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My writing style for Chemistry of the Elements


Atomic weights issues in Chemistry of the Elements
Norman Greenwood Scientist
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And having established the ways in which the elements were formed, that then naturally went on to the atomic theory, the periodic table, which we’ve briefly mentioned, this astonishing development of Mendeleev and others in the 19th century, which put some shape to our thinking, and that then led on to atomic weights, which again, in all textbooks that I’m familiar with, skated over the facts that we have these 92 atoms. Why? Why do they have the weights they have? Why in some is there only a single isotope? Why in some is there as many as seven or eight stable isotopes? If they have isotopes, what about the atomic weight, we’ve talked about that varying.

So all of those are themes, which are really important in the growing of the subject. And they were all background themes that I put in at the beginning of the book.

Norman Greenwood (1925-2012) was born in Australia and graduated from Melbourne University before going to Cambridge. His wide-ranging research in inorganic and structural chemistry made major advances in the chemistry of boron hydrides and other main-group element compounds. He also pioneered the application of Mössbauer spectroscopy to problems in chemistry. He was a prolific writer and inspirational lecturer on chemical and educational themes, and held numerous visiting professorships throughout the world.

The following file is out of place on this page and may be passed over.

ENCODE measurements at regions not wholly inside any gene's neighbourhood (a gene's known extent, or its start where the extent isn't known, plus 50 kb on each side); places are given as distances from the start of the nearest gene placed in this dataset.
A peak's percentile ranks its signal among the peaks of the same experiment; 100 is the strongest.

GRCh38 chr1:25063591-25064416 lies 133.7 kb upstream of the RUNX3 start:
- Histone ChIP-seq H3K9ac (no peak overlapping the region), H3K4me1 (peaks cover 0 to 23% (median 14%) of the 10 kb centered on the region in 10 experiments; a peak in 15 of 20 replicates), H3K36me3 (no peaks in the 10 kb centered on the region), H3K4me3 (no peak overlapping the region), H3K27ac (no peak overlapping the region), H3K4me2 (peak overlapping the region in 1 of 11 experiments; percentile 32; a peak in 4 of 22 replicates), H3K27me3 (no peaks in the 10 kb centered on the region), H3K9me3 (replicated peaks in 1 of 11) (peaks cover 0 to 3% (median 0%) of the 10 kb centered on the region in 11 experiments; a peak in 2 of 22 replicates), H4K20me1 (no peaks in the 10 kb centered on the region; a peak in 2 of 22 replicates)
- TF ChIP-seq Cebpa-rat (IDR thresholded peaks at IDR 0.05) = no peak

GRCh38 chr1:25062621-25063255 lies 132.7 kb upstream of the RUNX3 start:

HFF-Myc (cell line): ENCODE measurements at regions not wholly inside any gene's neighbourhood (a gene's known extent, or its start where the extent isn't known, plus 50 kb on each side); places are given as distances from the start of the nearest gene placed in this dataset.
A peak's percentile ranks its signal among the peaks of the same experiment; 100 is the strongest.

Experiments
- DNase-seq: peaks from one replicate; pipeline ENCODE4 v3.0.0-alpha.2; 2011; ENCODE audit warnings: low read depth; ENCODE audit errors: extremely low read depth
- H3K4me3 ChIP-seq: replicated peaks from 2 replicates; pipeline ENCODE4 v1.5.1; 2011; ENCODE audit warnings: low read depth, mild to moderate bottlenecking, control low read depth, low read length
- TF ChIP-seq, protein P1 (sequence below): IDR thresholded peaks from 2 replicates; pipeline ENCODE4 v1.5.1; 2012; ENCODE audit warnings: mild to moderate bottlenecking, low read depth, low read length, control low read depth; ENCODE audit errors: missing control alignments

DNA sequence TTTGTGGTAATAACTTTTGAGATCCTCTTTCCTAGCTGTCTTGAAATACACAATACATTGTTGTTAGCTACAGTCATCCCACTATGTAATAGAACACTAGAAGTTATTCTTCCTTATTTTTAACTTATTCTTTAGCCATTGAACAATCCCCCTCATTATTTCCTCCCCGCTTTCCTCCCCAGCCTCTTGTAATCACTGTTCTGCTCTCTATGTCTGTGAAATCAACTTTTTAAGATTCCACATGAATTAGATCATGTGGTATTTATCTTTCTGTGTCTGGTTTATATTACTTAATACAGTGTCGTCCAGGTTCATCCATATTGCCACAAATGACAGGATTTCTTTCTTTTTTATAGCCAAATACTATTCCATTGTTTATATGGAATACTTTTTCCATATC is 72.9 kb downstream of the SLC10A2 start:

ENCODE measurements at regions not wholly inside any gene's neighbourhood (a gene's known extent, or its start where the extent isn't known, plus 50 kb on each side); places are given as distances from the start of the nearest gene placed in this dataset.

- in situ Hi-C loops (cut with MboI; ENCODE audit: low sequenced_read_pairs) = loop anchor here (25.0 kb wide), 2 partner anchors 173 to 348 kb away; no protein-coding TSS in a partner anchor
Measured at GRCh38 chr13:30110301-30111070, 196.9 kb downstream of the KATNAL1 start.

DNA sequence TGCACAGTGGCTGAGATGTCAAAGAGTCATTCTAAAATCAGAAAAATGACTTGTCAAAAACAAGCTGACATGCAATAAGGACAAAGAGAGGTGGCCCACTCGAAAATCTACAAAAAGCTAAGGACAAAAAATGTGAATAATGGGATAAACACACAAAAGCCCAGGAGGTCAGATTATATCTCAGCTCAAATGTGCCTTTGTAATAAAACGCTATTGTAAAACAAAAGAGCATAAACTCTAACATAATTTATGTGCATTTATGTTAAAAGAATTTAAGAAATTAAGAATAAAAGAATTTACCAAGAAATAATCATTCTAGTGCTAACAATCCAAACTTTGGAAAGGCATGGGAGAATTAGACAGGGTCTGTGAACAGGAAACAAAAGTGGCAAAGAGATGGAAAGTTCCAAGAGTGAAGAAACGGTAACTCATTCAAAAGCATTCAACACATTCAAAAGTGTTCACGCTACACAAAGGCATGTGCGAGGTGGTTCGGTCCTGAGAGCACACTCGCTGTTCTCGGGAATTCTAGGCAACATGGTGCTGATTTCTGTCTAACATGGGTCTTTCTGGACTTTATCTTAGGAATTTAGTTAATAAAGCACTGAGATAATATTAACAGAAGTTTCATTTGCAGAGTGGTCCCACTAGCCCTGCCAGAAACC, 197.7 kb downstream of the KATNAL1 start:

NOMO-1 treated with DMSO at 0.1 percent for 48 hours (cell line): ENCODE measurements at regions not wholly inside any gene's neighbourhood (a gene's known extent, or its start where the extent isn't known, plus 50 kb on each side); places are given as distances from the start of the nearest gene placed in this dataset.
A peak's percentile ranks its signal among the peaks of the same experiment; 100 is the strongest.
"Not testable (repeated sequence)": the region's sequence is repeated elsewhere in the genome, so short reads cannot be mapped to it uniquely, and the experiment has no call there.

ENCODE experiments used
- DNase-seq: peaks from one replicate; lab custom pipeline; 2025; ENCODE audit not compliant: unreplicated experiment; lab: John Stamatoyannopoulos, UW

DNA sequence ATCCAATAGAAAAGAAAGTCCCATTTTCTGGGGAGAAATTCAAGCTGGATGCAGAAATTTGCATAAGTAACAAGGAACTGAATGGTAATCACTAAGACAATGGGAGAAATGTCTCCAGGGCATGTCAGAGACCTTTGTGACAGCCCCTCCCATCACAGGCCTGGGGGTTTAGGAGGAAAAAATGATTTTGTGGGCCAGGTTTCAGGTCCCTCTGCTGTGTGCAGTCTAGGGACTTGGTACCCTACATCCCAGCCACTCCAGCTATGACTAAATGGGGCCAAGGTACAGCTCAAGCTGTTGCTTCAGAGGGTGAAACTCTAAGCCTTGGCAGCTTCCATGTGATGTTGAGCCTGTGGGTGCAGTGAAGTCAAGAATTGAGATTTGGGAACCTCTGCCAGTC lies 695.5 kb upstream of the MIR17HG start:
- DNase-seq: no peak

Listeners: Brian Johnson

Professor Brian FG Johnson FRS, FRSE, FRS Chem, FAcad Eu, FAS. Professor of Inorganic Chemistry University of Edinburgh 1991-1995, Professor of Inorganic Chemistry University of Cambridge 1995-2005, Master Fitzwilliam College Cambridge 1999-2005. Research interests include studies of transition metal carbonyls, organometallic chemistry, nano- particles and homogeneous catalysis. Professor Johnson is the author of over 1000 research articles and papers.

Tags: Chemistry of the Elements, Dmitri Mendeleev

Duration: 1 minute, 50 seconds

Date story recorded: May 2011

Date story went live: 25 November 2011